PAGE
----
“I am so incredibly proud of what this community did in order to help students recover from the pandemic more quickly than students who were shut out of their schools for longer,” said Truitt. “It was clear then, as it is now, that the opportunity to have choice in where a child goes to school, as well as choice in a method that your child best learns, are the greatest equalizers for parents and children.

“And there are absolutely forces in our state that want to take that choice away from you. And we are in a battle of philosophies between funding buildings and funding students … funding the system or funding students. And if we’re not careful, we are going to lose that battle.”

Watch Superintendent Truitt’s full remarks at the reception here. Read a more comprehensive recap of the Summit here.

Apply for the Yass Prize in Education by April 18!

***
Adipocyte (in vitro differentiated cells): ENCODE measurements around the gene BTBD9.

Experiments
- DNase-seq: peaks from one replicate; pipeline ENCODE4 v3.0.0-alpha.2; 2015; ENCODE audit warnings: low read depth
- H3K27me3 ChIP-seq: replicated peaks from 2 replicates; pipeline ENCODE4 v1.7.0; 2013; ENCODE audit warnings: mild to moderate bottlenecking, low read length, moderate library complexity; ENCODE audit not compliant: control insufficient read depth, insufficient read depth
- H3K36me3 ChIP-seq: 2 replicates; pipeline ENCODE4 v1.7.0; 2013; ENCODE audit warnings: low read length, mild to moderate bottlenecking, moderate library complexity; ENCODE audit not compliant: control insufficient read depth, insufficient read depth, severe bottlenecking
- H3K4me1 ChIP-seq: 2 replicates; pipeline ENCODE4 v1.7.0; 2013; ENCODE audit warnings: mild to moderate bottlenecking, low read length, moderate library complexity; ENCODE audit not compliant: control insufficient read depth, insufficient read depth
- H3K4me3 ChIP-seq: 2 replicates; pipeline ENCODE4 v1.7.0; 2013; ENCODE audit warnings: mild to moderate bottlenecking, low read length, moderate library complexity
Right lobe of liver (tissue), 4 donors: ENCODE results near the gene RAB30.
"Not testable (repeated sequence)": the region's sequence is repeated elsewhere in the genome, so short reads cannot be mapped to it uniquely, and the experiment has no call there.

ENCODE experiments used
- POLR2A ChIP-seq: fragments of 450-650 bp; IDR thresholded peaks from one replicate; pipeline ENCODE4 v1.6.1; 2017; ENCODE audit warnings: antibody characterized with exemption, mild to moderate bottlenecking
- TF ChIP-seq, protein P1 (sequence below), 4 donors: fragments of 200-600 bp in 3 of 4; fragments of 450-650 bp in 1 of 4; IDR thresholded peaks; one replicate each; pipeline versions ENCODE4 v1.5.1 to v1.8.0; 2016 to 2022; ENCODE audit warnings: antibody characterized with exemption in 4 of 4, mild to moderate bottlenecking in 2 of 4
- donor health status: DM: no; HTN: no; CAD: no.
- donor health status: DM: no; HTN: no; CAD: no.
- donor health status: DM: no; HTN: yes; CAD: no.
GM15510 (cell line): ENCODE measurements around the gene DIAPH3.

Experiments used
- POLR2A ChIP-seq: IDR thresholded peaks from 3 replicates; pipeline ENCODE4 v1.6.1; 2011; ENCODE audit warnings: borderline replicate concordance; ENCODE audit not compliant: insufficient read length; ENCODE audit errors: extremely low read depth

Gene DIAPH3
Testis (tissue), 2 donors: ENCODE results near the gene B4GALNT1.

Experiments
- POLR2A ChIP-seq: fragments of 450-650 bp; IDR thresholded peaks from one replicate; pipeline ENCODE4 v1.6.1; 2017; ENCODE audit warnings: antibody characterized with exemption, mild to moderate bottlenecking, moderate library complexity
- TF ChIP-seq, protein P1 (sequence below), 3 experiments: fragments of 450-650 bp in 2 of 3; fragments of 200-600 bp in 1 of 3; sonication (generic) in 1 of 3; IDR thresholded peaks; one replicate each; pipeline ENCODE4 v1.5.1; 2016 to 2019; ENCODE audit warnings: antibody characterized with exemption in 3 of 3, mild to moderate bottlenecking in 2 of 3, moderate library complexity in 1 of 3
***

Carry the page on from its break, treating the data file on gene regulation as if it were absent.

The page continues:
By News
Have you considered applying for the Yass Prize? Known as the “Pulitzer of Education,” the Yass Prize and related STOP awards recognize educators who provide students with an education that aligns with the STOP acronym (sustainable, transformational, outstanding, and permissionless).

The grand prize award is worth $1 million. In addition to the grand prize, the Yass Foundation recognizes nine finalists and 40 semifinalists with STOP awards.

Applications are due by 12 p.m. on Thursday, April 18, 2024.

Yass Prize Graphic Source: Yass Foundation

Meet the 2024 N.C. Charter School Principal of the Year

By News